Eva Smith is a representative of the lower class and how it reacts to the upper class. She is very strong-willed as she demonstrates through all of her involvement with the Birlings and Gerald but the upper class don’t like this which is why she is so unfortunate. With Mr Birling she stands up for what she believes is right when she leads a strike for higher pay but gets fired for doing it. With Sheila she tries to be polite and kind but, just because of her good looks, is fired from working in the shop.
With Gerald she is very grateful for his generosity but he breaks off the relationship as he doesn’t really love her and never intended that it would be anything more than an affair. With Eric she is only trying to earn some money but when she finds out that Eric is stealing it and he doesn’t love her at all she leaves. With Mrs Birling she only asks for help because she is in a terrible situation but she gets refused help as Mrs Birling is prejudiced against her. Mrs Birling ‘didn’t like her manner’ because she spoke her mind and this is exactly what the upper class hate.Order now
Eva proves Mrs Birling’s belief that class determines moral behaviour wrong as she is seen to be the victim of prejudice against her social class by the audience. She is also seen to have very good standards of moral behaviour, which are shown when she won’t take stolen money from Eric: ‘She wouldn’t take any more, and she didn’t want to see me again. ‘ and when she refuses the offer of a marriage of convenience made by Eric: ‘She didn’t want me to marry her. ‘ Priestley uses the Inspector as a device to voice his own socialist views.
The Inspector arrives at a significant moment in the play: just after Mr Birling has been telling Gerald and Eric about how wrong the socialist ‘cranks’ are and ‘that a man has to mind his own business and look after himself and his own family. ‘ Priestley manages to use the Inspector as a device by using the Inspector to get each of the Birlings and Gerald Croft to accept responsibility for their actions towards Eva Smith. The Inspector seems to know most of the details about the suicide however he still questions the Birlings and Gerald to make them admit that they had something to do with Eva Smith.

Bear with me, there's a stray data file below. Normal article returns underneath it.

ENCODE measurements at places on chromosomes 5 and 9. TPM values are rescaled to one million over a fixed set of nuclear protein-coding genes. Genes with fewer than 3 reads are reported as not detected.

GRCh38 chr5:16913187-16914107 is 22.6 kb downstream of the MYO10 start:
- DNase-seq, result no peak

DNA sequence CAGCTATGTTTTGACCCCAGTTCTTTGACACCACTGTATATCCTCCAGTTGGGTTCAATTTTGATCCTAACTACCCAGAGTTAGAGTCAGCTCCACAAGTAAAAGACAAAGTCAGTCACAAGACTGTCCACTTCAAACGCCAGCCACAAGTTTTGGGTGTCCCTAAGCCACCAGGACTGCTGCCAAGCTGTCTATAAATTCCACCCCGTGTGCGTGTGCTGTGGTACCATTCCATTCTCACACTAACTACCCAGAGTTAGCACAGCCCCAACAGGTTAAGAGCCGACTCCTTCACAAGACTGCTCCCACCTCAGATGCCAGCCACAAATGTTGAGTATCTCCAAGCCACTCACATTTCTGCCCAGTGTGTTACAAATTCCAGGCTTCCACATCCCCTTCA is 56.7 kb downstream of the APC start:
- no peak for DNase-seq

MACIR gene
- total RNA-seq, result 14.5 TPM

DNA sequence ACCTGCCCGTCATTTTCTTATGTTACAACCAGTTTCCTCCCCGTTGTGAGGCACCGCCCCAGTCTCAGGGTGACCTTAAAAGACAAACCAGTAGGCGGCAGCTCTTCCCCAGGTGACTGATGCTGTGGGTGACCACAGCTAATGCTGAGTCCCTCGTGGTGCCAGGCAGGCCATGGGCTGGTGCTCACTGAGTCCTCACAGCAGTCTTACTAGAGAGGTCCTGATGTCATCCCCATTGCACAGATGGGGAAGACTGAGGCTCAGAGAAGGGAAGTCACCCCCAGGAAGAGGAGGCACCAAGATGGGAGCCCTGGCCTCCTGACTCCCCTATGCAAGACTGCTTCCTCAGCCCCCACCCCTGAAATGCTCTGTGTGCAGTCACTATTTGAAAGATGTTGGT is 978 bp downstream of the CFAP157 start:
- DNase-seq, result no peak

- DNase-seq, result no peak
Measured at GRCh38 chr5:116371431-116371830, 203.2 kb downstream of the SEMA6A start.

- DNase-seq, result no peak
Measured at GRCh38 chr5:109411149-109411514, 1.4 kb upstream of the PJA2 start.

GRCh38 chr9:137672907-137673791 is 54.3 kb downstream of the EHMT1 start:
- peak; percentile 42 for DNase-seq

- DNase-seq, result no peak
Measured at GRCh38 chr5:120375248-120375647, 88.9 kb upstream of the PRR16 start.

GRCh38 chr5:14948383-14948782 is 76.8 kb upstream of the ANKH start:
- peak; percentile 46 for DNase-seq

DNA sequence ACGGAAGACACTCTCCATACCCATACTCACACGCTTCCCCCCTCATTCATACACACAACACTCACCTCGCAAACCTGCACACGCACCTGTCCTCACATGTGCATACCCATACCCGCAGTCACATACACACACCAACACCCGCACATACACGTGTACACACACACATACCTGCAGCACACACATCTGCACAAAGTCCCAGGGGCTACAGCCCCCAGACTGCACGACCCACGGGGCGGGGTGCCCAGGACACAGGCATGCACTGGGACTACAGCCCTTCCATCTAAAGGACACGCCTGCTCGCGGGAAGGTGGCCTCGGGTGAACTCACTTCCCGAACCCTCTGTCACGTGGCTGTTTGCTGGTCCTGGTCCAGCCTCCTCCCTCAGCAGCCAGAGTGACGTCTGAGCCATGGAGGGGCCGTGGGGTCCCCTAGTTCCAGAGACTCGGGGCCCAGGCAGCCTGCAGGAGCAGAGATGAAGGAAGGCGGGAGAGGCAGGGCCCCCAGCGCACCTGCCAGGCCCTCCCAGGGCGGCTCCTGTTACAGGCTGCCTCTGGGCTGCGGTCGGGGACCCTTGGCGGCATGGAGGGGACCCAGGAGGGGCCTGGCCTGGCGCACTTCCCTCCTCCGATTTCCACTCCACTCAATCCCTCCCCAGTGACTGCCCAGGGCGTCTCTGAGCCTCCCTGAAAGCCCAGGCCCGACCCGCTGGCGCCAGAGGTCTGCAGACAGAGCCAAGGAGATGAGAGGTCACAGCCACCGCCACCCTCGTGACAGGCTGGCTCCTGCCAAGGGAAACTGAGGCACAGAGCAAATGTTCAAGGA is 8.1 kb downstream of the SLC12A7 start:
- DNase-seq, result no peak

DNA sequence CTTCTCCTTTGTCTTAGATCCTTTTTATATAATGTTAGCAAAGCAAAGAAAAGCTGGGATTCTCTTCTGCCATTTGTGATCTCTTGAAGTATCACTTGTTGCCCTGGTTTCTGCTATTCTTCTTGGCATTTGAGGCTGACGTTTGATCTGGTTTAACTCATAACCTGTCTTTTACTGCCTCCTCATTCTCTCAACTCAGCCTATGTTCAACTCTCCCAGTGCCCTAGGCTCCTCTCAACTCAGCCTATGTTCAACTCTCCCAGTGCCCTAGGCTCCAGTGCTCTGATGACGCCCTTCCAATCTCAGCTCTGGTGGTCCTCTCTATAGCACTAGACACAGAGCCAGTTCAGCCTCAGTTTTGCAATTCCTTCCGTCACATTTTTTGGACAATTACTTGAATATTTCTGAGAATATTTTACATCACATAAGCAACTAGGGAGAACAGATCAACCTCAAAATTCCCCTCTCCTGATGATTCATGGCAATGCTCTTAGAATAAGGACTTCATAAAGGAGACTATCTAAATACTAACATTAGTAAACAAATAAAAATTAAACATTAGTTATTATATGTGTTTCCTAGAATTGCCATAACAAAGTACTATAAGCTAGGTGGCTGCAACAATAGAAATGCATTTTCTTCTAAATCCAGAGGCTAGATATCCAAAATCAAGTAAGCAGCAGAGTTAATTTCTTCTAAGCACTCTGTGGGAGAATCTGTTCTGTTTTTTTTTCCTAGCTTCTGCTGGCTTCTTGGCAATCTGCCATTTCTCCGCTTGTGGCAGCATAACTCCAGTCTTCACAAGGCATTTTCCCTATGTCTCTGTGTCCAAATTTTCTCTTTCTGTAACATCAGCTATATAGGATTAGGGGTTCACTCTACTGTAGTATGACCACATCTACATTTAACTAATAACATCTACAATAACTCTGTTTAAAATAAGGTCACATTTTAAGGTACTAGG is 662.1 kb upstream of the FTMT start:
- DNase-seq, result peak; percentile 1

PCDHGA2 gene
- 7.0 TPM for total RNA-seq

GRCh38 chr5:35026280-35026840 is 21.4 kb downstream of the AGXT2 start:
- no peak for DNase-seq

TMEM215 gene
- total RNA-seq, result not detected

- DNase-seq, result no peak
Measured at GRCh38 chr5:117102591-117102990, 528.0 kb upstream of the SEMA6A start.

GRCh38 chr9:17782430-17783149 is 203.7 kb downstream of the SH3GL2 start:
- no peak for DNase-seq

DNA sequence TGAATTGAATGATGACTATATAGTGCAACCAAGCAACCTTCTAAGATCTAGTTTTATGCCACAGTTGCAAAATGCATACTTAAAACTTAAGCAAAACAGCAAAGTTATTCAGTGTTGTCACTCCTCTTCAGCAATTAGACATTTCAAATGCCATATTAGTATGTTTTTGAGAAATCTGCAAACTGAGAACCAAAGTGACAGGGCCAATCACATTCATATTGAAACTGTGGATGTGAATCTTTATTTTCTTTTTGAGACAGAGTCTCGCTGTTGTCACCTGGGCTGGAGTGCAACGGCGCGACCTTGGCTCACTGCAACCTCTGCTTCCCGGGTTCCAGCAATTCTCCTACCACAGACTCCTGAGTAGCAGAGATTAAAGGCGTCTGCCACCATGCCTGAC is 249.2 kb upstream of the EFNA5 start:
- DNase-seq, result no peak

The two generations in ‘An Inspector Calls’ react differently to the Inspector with the exception of Gerald. Sheila and Eric both understand the full consequence of their actions and are willing to admit that they are responsible. Mr and Mrs Birling aren’t willing to take any responsibility for any of their actions, which is probably because they are older and more set in their attitudes and behaviour. Gerald starts to take responsibility but then goes to the way he was before when he finds out the Inspector was a hoax.
Mrs Birling even notices that the Inspector is having an effect on Sheila and the Inspector replies: ‘We often do on the young ones. ‘ When the Inspector leaves Priestley uses Sheila to replace him as a device to voice his socialist views because she has learnt the lesson that he intended her to learn: ‘But now you’re beginning all over again to pretend that nothing much has happened -‘ Priestley wrote ‘An Inspector Calls’ to be successful in voicing his socialist views but also to be successful as a play that an audience would enjoy.
‘An Inspector Calls’ explores human moral behaviour and values and, because of this, still has some relevance to a modern audience though it is not as relevant as it was when it was written. Today’s society is not as divided as it was in 1912 (when the play is set) and even in 1946 (when the play was written) but some people still have the same attitudes as the characters in the play. Many people in today’s society still believe that we should try to create a more peaceful and compassionate world where people take responsibility for others as well as themselves but some still think that there is no such thing as society.